Sunday, October 2, 2011

Movie Review: "Drive"

The best thing that director Nicolas Winding Refn has going for his romance-noir-thriller "Drive" is Ryan Gosling.  Gosling creates a strong presence in a role of a mechanic-cum-movie-stunt-and-getaway-car-driver, a role so barley written that the character has no name.  Filmed almost entirely in pore-enlarging closeup, Gosling holds the camera so well, and communicates so much with the flick of a toothpick, the clench of a jaw or the movement of his eye, that he lends the role an almost undeserved mythic heroism.

Refn makes up for a plot-intensive but minimalist screenplay with an abundance of style.  This is a movie that is spellbinding to the eye and ear.  Refn knows how to move the camera, and to frame his actors.  He even has the sensitivity to craft an effective love story.  Carey Mulligan, as Driver's neighbor, the mother of a young son whose father has just been released from prison, is an effective symbol of soft innocence who touches Driver's heart and moves him to save her from gangsters in a plan that goes terribly awry.  The chemistry between the two is tender and believable. There is hope that somehow this couple and the little boy find a way to escape and wind up together, until she witnesses an act of violence that betrays the ticking time bomb inside this strong and mysteriously handsome enigma.

"Dive" would succeed as a dreamy visual and aural exercise, if not for the tired intrusion of this underworld crime "plot", which provides a context for moments of sudden and very bloody violence.  (All the more likely to market this film successfully to overseas audiences.)  Violence this intense should serve a more significant piece of work that is worthy of it. I can't imagine many films that would recover from such scenes as a woman's head exploding from gunfire, a fork being plunged into an eyeball, a man's head being stomped to a pulp, or a character's arm slashed with a straight razor until he bleeds to death.  "Drive" is no exception; here it is so extreme it becomes almost cartoonish, and given its trappings, I don't believe this is what Refn intended for this film.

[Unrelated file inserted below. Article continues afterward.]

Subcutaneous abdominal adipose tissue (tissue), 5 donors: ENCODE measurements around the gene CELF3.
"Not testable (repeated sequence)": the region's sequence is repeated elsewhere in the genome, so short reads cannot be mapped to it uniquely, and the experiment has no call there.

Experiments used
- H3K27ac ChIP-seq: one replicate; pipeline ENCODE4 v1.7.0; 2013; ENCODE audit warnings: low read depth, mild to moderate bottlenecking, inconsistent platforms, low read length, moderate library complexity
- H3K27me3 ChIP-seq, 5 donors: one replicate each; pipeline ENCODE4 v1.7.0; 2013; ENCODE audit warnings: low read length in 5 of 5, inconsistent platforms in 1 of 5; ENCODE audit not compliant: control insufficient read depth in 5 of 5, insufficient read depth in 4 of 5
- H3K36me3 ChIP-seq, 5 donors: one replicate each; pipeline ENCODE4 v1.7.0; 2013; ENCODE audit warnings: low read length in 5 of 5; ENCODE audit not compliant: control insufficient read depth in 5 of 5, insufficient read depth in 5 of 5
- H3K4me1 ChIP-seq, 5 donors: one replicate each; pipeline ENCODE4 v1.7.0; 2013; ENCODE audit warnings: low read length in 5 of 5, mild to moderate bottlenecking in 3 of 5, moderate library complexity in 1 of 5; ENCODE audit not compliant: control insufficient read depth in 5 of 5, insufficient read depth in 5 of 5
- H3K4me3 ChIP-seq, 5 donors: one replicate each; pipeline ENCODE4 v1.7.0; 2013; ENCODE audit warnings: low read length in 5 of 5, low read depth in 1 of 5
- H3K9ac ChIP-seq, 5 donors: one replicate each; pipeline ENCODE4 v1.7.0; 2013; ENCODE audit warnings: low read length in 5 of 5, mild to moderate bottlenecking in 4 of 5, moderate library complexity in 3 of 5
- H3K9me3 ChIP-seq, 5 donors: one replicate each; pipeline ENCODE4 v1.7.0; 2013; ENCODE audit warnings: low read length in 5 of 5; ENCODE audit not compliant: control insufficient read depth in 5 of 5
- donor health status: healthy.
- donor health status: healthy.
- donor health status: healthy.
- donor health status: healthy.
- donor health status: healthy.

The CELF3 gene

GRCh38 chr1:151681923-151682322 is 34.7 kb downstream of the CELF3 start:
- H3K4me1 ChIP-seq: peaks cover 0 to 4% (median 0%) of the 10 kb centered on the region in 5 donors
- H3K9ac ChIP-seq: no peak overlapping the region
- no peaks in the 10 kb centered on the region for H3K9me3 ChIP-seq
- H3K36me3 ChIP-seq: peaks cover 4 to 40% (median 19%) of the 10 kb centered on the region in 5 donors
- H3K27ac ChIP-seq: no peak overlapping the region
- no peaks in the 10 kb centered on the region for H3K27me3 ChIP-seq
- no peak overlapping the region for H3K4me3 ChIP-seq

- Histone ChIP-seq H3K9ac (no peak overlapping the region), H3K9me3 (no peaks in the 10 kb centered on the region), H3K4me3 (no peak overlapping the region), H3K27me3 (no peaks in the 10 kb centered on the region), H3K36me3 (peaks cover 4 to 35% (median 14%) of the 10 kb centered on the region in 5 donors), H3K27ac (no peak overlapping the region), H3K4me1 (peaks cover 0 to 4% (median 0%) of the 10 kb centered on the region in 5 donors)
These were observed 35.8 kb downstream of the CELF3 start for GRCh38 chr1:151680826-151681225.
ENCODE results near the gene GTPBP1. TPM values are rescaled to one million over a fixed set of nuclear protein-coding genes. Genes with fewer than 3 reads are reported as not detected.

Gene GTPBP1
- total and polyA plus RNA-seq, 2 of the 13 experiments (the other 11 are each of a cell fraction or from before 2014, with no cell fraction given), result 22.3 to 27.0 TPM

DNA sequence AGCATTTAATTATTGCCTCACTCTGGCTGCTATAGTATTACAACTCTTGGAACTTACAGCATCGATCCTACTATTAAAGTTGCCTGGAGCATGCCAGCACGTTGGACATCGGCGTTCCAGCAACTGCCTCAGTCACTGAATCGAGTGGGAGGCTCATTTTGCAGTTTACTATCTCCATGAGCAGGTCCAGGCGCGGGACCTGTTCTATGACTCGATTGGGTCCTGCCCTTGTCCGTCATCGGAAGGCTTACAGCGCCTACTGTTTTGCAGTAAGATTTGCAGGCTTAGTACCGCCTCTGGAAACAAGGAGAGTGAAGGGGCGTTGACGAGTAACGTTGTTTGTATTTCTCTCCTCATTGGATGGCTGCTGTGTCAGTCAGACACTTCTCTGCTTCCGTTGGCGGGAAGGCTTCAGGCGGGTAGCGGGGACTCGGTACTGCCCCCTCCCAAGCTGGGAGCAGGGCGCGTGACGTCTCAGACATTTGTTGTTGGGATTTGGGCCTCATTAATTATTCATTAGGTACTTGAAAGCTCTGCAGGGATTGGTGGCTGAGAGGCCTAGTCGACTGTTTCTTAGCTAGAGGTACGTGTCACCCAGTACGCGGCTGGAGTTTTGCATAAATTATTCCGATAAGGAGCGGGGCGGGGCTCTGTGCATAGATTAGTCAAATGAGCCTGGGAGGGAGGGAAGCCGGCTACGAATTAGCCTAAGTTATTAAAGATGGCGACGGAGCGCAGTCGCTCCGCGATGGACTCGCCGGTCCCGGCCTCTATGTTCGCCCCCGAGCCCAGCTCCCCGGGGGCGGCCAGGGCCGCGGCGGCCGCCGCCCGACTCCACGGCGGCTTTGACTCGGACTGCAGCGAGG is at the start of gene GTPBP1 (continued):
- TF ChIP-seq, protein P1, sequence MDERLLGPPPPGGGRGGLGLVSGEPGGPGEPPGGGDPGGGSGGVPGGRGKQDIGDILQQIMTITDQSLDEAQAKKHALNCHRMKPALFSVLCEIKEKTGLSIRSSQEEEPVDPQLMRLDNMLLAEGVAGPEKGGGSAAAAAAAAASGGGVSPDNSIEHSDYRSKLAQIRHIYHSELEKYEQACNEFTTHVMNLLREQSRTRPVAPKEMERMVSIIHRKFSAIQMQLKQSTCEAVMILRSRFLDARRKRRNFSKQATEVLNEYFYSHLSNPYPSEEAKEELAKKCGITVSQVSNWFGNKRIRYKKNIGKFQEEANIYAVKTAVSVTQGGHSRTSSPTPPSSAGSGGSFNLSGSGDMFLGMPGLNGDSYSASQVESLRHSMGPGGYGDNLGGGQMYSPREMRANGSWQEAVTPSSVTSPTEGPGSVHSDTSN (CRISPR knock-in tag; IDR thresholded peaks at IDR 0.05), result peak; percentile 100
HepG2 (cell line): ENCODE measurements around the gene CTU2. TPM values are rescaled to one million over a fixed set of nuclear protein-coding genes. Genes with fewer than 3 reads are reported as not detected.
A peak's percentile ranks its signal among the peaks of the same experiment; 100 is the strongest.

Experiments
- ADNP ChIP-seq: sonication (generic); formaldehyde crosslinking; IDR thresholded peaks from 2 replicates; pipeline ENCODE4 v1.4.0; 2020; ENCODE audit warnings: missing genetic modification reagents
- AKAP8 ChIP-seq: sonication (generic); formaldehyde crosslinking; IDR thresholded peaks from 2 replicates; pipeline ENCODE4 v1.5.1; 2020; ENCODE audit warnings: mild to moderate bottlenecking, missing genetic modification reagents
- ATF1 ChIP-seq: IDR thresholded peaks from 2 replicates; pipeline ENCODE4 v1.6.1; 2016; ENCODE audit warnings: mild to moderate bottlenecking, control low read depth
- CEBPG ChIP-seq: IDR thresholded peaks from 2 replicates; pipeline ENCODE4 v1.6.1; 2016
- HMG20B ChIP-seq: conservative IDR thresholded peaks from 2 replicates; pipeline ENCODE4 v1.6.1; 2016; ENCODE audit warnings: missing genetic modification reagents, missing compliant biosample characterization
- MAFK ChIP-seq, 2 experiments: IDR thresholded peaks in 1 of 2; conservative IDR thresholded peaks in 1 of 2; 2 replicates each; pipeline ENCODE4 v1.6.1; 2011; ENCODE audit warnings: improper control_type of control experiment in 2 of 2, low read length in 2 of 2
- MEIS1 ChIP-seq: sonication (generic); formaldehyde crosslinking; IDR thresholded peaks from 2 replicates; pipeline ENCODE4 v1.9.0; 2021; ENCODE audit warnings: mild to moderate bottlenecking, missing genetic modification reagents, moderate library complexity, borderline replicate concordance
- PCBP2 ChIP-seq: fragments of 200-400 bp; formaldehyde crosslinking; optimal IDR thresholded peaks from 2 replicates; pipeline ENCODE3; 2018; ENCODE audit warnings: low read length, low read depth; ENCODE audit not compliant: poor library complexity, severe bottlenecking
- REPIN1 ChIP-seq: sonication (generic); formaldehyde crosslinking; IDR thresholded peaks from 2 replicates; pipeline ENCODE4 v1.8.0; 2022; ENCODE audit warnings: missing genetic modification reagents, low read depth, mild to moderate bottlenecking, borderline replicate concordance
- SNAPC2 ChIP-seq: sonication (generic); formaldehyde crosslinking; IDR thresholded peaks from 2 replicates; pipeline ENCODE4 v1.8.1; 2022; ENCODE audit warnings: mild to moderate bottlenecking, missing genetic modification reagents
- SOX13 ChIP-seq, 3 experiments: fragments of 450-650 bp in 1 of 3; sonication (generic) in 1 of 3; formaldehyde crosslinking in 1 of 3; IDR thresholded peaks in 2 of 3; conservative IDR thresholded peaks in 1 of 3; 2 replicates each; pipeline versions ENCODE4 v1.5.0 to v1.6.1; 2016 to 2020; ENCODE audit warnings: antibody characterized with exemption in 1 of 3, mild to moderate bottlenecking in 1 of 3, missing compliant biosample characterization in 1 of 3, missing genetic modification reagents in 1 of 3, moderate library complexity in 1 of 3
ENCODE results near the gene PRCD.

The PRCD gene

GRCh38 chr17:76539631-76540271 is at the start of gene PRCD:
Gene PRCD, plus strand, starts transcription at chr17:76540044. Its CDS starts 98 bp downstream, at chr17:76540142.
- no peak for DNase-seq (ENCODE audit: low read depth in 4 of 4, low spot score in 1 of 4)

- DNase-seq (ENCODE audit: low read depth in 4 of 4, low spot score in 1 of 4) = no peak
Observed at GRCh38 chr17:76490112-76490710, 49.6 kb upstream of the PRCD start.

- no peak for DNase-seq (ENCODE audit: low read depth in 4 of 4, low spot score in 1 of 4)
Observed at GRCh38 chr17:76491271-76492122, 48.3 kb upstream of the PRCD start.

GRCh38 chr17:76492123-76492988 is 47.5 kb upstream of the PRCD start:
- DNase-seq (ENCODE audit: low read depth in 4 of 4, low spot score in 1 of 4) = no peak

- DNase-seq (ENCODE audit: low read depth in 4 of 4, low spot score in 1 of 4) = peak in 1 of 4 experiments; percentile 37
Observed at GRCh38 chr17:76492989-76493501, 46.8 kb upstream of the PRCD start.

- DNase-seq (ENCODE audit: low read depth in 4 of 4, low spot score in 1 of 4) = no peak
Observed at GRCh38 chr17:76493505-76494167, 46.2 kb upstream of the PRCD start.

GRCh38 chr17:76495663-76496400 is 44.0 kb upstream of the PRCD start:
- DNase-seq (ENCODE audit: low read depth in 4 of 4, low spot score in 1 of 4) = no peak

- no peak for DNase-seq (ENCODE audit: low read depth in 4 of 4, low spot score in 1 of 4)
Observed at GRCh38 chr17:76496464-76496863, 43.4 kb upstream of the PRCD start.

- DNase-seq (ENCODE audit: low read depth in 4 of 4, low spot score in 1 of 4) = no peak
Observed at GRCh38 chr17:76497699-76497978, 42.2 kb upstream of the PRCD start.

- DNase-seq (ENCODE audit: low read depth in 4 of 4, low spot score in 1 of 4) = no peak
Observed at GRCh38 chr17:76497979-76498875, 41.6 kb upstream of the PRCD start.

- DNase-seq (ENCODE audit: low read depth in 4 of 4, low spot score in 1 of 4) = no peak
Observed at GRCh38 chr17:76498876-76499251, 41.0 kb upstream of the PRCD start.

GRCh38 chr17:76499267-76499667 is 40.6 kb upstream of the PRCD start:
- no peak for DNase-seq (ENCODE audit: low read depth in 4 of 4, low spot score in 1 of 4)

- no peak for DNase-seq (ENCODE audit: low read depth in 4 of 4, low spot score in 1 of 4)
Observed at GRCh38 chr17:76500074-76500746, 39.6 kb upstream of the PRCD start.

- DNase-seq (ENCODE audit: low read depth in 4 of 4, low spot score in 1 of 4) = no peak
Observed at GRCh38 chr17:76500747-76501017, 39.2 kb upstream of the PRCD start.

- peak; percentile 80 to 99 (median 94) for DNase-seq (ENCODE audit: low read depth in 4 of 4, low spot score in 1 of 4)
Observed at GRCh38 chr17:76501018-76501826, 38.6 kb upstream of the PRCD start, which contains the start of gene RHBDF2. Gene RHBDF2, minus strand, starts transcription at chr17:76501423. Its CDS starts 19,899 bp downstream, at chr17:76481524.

Which is a shame really, because much of "Drive" can carry the viewer away with some eloquent photography and effective cutting, attractive characters beautifully, quietly observed, all of it set to a pulsating and often  lovely contemporary soundtrack .  Just as a simple character study, it is often exciting, and suspenseful.  In spite of the overdone crime-drama elements, we long to know more about these characters, who obviously care for each other, and make us care too.

The influences from other movies seep through this canvas like the neon color scheme Refn used to design this film.  There's the "Blue Velvet" mother and her young son, both in peril from the underworld; the "Taxi Driver" stoicism of the central character whose primal savageness is unleashed; and the Kubrickian bit of nasty ultra-violence perpetrated in front of a roomful of expressionless topless dancers that echoes with images of the Korova Milk Bar.  And if you wonder what Gosling's mention of the Scorpion and the Frog means, watch "The Crying Game". 

Gosling maintains his well-groomed sexiness, while his stylish Scorpion jacket gets more gruesome with carnage like a modern day Dorian Gray; yet his humanity comes through as he recovers from a heart-stopping final confrontation that helps take this above the "Terminator"- level to which the screenplay finally descends. More than once during "Drive's" overlong 100-minute running time, I felt as though I were looking at a graphic novel instead of a film.

In supporting roles, Bryan Cranston ("Breaking Bad") is fine as Driver's boss and old friend who gets tragically involved with a criminal element.  Albert Brooks (have I seen him in anything since 1987's  "Broadcast News"?) looks horrible as a smarmy crime boss with a vicious streak of his own.  And Ron Perlman is just plain ugly in a role that I could barely watch.

The opening car chase sequence raises one's hopes that here will be an intelligent exercise in cinematic movement and suspense.  There are dozens of small scenes and moments that, taken on their own, indicate a filmmaker of substance and savvy resourcefulness.

I would normally, enthusiastically endorse the beauty of Refn's craftsmanship and the haunting visual experience that is a result;  but I can't ultimately recommend "Drive", unfortunately, as anything more than a Big Mac with extra meat, a little more special sauce, and a gorgeously ornate box to serve it in.


  1. Great review, Tom.

    Looks like we both felt the film fell short of what it needed to achieve but for wildly different reasons.

    Personally I felt the violence worked in context of the gimmicky stylised plot, however none of the characters felt like real people so I ultimately didn't care about them.

  2. Thanks Ben. I did find the violent outbursts like finding shards of glass while luxuriating on silk sheets. You forget about the silk pretty quickly...